Tuesday, December 21, 1999

Bishop board
focusing on

It hopes to name a new
CEO by next month

By Rick Daysog


In a radical departure from the previous board, Bishop Estate's interim trustees are looking to expand the trust's educational programs and place its investments on a more stable growth track.

And by next month, the trust hopes to have named a new chief executive officer, who will take over from the trustees the daily operations of the $6 billion estate.

Retired Adm. Robert Kihune, chairman of the estate's court-appointed interim board, said expansion plans include a new 300-acre, K-12 campus in Keaau on the Big Island.

The school, which is expected to open in 2001, could serve as many as 2,000 students a year. Currently, the trust's temporary Big Island campus educates about 150 students annually.

Kihune said the trust also is considering restoring many of the outreach programs eliminated by the estate's previous board of trustees. Since taking office in May, the new board has restored outreach programs for expecting parents, preschool programs for 3-year-old children and reading classes for 5-year-olds, Kihune said.

The previous board was heavily criticized by the local and Hawaiian communities for shutting down the outreach programs.

"We have not been sitting here just twiddling our thumbs. We have been working on the governance structure, we have been working on strategic plans and we have, in fact, been trying to make sound decisions on our education plan," Kihune said.

Kihune and his fellow board members -- former Honolulu police Chief Francis Keala, American Savings Bank executive Constance Lau, attorney Ronald Libkuman and former Iolani School headmaster David Coon -- met with reporters yesterday to outline their vision of the Kamehameha Schools in the next millennium.

The meeting came after former trustee Lokelani Lindsey permanently resigned from the estate on Friday.

The interim board had sued for the permanent removal of Lindsey and fellow trustees Richard "Dickie" Wong and Henry Peters after the Internal Revenue Service threatened to revoke the estate's tax exempt status if the former board members were not removed permanently from the trust. Wong and Peters stepped down earlier this month.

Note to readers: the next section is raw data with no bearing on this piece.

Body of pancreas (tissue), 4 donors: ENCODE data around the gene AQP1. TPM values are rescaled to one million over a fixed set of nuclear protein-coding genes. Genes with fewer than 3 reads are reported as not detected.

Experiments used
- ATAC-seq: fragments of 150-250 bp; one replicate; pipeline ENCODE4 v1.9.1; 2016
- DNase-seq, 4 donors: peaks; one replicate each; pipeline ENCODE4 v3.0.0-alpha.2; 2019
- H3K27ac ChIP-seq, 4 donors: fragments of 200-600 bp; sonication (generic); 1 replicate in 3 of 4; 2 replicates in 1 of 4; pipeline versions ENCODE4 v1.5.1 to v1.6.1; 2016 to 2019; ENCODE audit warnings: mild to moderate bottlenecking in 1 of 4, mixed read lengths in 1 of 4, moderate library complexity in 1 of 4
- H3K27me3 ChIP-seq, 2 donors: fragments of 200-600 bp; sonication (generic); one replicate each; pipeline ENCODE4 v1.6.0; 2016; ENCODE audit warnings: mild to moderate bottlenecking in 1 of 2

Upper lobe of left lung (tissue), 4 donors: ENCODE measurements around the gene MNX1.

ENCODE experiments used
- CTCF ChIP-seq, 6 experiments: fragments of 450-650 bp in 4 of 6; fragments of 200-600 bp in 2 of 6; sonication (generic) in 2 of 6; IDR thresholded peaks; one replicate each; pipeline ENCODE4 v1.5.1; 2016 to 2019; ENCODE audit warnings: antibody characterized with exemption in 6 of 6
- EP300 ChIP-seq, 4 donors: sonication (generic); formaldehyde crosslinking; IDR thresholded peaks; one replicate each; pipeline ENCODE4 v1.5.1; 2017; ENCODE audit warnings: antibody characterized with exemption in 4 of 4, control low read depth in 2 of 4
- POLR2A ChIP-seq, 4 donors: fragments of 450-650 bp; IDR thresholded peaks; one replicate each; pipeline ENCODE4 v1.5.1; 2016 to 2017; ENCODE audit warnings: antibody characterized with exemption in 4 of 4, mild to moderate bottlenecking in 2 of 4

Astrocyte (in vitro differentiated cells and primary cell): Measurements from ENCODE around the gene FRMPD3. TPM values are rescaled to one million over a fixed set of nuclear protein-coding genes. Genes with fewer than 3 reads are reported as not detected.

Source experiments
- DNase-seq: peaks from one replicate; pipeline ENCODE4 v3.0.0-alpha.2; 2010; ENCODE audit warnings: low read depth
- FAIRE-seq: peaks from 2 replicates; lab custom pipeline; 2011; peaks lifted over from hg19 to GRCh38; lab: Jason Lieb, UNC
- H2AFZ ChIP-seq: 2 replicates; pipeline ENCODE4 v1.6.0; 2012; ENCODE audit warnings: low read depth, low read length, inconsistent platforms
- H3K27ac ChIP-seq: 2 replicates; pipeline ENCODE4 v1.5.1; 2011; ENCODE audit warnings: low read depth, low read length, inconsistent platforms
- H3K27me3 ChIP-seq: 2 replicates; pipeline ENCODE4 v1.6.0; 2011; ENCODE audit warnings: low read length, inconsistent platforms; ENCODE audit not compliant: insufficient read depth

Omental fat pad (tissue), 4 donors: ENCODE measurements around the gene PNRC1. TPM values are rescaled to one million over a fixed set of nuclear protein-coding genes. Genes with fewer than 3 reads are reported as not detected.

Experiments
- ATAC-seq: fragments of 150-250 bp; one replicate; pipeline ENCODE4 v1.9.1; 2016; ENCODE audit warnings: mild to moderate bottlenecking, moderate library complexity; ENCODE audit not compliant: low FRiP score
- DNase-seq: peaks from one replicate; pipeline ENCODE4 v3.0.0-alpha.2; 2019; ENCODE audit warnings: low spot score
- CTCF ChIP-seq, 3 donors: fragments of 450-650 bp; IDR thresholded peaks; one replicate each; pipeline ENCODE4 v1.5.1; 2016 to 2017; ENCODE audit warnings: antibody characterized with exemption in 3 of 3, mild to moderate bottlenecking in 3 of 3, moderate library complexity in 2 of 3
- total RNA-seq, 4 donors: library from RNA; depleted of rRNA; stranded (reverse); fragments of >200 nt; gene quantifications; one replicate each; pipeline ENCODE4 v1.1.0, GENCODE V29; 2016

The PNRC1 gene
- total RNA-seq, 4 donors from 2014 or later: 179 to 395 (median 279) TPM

Kihune said the estate is close to finalizing an agreement with the IRS which would preserve the trust's tax-exempt status.

The so-called closing agreement, which requires probate court approval for a spending policy for the Kamehameha Schools, calls for the nonprofit portion of the estate to pay $9 million to settle its tax liabilities.

Kihune disclosed that the trust is in the process of negotiating the tax bill for the estate's for-profit subsidiaries. The IRS initially demanded that the estate pay $165 million but Kihune said the interim board hopes to negotiate that number down significantly.

"I don't know what the number is going to be," Kihune said. "I hope that we can get it down to the lowest level possible."

Lau, meanwhile, outlined a plan to diversify the trust's investment portfolio and rely on asset managers who will look toward more stable, income-oriented investments. Previous board members were criticized sharply for making investments that had a potential for high reward but carried high risk, and were not readily convertible into cash.

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